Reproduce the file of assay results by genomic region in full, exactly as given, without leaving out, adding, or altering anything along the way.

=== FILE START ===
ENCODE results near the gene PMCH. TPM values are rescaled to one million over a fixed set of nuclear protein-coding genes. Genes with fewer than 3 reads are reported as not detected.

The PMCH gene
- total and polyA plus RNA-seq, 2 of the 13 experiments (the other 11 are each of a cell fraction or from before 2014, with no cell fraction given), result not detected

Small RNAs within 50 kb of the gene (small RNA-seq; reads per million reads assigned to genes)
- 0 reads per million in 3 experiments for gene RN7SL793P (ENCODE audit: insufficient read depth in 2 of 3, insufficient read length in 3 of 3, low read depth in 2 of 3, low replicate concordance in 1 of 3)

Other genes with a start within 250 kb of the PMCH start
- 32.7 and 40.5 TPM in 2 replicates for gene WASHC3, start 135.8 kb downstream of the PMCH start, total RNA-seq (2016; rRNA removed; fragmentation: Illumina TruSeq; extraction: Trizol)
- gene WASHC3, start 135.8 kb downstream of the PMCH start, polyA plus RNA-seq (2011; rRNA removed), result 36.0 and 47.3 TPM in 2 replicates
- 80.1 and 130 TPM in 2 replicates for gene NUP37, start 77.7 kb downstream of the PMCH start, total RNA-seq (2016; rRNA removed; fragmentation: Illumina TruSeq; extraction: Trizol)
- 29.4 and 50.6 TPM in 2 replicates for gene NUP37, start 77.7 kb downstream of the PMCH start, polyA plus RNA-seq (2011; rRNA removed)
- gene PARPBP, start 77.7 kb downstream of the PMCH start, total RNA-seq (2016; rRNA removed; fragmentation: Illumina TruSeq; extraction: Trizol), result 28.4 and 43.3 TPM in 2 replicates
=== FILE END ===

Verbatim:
ENCODE results near the gene PMCH. TPM values are rescaled to one million over a fixed set of nuclear protein-coding genes. Genes with fewer than 3 reads are reported as not detected.

The PMCH gene
- total and polyA plus RNA-seq, 2 of the 13 experiments (the other 11 are each of a cell fraction or from before 2014, with no cell fraction given), result not detected

Small RNAs within 50 kb of the gene (small RNA-seq; reads per million reads assigned to genes)
- 0 reads per million in 3 experiments for gene RN7SL793P (ENCODE audit: insufficient read depth in 2 of 3, insufficient read length in 3 of 3, low read depth in 2 of 3, low replicate concordance in 1 of 3)

Other genes with a start within 250 kb of the PMCH start
- 32.7 and 40.5 TPM in 2 replicates for gene WASHC3, start 135.8 kb downstream of the PMCH start, total RNA-seq (2016; rRNA removed; fragmentation: Illumina TruSeq; extraction: Trizol)
- gene WASHC3, start 135.8 kb downstream of the PMCH start, polyA plus RNA-seq (2011; rRNA removed), result 36.0 and 47.3 TPM in 2 replicates
- 80.1 and 130 TPM in 2 replicates for gene NUP37, start 77.7 kb downstream of the PMCH start, total RNA-seq (2016; rRNA removed; fragmentation: Illumina TruSeq; extraction: Trizol)
- 29.4 and 50.6 TPM in 2 replicates for gene NUP37, start 77.7 kb downstream of the PMCH start, polyA plus RNA-seq (2011; rRNA removed)
- gene PARPBP, start 77.7 kb downstream of the PMCH start, total RNA-seq (2016; rRNA removed; fragmentation: Illumina TruSeq; extraction: Trizol), result 28.4 and 43.3 TPM in 2 replicates